A NASA Atomic Clock on SpaceX's Next Falcon Heavy Will Pioneer Mars Travel Tech

NASA's Deep Space Atomic Clock, seen here in an artist's illustration, will test out new technology to for deep-space navigation.
(Image credit: NASA)

Update, June 24 at 9:20 p.m. EDT: SpaceX has announced they are now targeting a 2:30 a.m. EDT (0630 GMT) launch time, three hours into their original launch window. 

NASA has so many spacecraft at Mars that it's a challenge to communicate with them all, but technology being launched later this month could eliminate that problem in the future.

That technology is the Deep Space Atomic Clock, a test system that NASA has been developing for two decades. It's meant to help spacecraft navigate and communicate without the need for so much support from Earth. The STP-2 mission, scheduled to launch onboard a SpaceX Falcon Heavy rocket on June 24, will conduct the clock's first test in space.

"Every single spacecraft exploring deep space today relies on navigation that's performed back here at Earth to tell it where it is and, much more importantly, where it's going," Jill Seubert, a deep-space navigator at NASA's Jet Propulsion Laboratory in California, said during a news conference held on June 10. "We have to navigate from Earth because the clocks onboard spacecraft are really not good at accurately measuring time, but if we can change that, we can revolutionize the way that we can navigate deep space."

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And that's where the Deep Space Atomic Clock comes in. Like atomic clocks that won't be traveling to space, it can measure time to a billionth of a second — but it takes up the space of a gallon jug, not of a refrigerator. That miniaturization means the instrument can be loaded onto a spacecraft and launched.

Once in space, the clock should be able to keep time accurately without any intervention from Earth. That's a stark contrast to the clocks on modern GPS satellites, which have to be corrected twice a day to remain on time. But accurate time-keeping is vital for spacecraft navigation, Seubert said.

"Tracking a spacecraft as it travels through space is fundamentally a problem of measuring time," she said. "We can't just pull out a ruler and measure how far away our spacecraft is. So instead, we measure how long it takes for the spacecraft to echo back a radio signal that is sent from Earth."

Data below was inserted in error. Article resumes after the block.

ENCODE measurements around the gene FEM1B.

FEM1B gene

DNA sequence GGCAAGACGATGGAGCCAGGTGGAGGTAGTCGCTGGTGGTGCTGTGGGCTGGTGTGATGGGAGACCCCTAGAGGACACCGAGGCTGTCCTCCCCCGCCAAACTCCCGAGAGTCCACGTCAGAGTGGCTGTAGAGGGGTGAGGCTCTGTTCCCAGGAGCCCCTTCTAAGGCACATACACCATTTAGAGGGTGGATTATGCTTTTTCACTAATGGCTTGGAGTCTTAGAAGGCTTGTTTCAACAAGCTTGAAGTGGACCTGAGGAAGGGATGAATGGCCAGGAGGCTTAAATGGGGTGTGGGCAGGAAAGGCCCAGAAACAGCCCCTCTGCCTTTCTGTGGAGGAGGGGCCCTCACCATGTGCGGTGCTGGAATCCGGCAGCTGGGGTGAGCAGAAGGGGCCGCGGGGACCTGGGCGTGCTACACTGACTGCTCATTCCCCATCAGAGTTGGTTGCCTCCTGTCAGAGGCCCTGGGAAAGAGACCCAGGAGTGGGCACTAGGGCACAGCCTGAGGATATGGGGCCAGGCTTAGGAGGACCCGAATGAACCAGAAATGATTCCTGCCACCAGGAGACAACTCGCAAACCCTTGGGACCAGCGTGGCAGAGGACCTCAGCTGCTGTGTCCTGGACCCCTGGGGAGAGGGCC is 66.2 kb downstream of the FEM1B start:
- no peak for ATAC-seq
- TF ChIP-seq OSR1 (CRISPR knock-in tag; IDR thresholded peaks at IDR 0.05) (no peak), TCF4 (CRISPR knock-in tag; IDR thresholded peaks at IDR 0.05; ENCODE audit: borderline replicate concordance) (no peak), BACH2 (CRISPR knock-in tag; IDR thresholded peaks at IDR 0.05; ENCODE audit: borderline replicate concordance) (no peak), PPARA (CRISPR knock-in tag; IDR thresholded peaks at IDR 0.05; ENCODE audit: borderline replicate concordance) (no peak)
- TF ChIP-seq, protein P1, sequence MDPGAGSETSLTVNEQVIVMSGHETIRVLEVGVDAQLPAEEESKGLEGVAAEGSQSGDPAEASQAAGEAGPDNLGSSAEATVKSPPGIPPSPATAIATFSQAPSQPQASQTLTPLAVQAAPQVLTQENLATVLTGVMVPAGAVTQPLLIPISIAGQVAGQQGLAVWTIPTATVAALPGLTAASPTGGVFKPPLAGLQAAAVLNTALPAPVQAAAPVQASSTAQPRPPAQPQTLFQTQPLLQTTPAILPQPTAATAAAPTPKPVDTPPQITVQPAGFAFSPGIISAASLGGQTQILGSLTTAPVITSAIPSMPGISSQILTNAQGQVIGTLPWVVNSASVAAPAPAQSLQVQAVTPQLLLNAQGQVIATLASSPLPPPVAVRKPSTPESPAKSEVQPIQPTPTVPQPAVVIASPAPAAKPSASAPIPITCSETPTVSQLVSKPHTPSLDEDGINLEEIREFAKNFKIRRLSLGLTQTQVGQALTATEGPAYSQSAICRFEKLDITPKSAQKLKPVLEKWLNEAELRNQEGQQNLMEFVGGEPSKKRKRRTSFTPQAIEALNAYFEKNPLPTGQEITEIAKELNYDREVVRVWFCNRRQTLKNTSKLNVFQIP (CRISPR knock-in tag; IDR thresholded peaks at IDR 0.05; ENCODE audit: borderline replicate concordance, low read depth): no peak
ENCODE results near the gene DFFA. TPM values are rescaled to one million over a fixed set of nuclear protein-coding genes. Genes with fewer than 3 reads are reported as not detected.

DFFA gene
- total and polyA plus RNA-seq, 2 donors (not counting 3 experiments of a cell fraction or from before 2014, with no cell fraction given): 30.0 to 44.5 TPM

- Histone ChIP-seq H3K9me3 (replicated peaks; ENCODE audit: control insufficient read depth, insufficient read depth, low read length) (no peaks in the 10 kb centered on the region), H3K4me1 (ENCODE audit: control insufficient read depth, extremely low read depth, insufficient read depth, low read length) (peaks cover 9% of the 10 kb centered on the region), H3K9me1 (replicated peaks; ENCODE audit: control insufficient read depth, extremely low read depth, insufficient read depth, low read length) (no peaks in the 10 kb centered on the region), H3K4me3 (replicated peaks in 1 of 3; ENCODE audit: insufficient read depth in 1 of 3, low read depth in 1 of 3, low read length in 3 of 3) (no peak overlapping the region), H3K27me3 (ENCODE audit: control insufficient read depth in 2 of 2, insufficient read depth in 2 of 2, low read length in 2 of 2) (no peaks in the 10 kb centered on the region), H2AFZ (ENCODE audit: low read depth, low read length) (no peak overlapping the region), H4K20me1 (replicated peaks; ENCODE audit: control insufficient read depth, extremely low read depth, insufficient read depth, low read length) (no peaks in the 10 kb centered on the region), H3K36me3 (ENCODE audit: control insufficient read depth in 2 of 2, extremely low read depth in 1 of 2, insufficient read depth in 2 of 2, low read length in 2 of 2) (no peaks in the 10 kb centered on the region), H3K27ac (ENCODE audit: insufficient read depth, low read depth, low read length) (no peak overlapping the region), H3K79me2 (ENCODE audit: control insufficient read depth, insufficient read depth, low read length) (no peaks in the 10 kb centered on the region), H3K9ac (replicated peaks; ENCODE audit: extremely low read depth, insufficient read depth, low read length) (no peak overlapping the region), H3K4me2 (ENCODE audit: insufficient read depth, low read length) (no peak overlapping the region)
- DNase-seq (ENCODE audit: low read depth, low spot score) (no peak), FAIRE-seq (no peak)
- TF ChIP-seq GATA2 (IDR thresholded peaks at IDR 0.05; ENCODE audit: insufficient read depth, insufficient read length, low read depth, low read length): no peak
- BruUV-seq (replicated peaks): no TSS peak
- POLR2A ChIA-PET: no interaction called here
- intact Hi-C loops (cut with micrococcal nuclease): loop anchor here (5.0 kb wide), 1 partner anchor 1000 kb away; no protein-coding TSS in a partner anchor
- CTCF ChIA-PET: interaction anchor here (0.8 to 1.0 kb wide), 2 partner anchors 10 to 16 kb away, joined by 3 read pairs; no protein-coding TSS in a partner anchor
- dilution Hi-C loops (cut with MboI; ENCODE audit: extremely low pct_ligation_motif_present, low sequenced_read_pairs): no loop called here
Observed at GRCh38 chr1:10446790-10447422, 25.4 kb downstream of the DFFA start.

Technicians integrate NASA's Deep Space Atomic Clock into its Orbital Test Bed Earth-orbiting satellite, which will launch on the STP-2 mission on a SpaceX Falcon Heavy rocket in June 2019. (Image credit: General Atomics)

Those radio signals come encoded with a precise time stamp of when they were produced. And because those radio signals are light waves and the speed of light is constant, it's a straightforward math problem to solve for the distance the signal traveled. The signal only needs to travel from Earth to the spacecraft, and the spacecraft's onboard computer can navigate itself from there.

This autonomy would offer huge benefits for crowded destinations like Mars and for spacecraft at the outer edges of the solar system, where round-trip communication with Earth takes too long to be practical.

Only one or two of the outposts in NASA's Deep Space Network that communicates with all the agency's spacecraft can point toward Mars at any given time. And right now, the network needs to ping each spacecraft visitor one at a time to help it stay on course. "All of those spacecraft that are at Mars right now need to share tracking time with the Deep Space Network," Seubert said. "They're time-sharing essentially."

That's why the atomic clock's ability to navigate based on a simple one-way radio signal is so appealing: All the spacecraft at the Red Planet can simultaneously check their locations using the same signal, no time-sharing required. "What this means is that you can essentially support an infinite number of spacecraft going to or around Mars with this architecture," Seubert said.

And the system can also be used by rovers and humans on the surface of Mars or at still-more-ambitious destinations, Seubert said; the system would function like a more exotic form of GPS.

"Just imagine an astronaut hiking on Mars, and maybe Olympus Mons is rising in the background," Seubert said. "She's checking her Google Maps Mars Edition to see where she is and chart a course to get where she needs to go."

That scenario is still far in the future, but getting real data about how the Deep Space Atomic Clock performs in space is the first step. Once the instrument is safely in orbit, Seubert and her colleagues will confirm that it keeps time as expected and can withstand a year in the hazardous environment of space, and they'll use GPS data to vet the instrument's readings.

The Deep Space Atomic Clock mission cost NASA $80 million.

Visit Space.com on June 24 for complete coverage of the Falcon Heavy launch and the STP-2 mission.

Email Meghan Bartels at mbartels@space.com or follow her @meghanbartels. Follow us on Twitter @Spacedotcom and on Facebook.

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Meghan Bartels
Senior Writer

Meghan is a senior writer at Space.com and has more than five years' experience as a science journalist based in New York City. She joined Space.com in July 2018, with previous writing published in outlets including Newsweek and Audubon. Meghan earned an MA in science journalism from New York University and a BA in classics from Georgetown University, and in her free time she enjoys reading and visiting museums. Follow her on Twitter at @meghanbartels.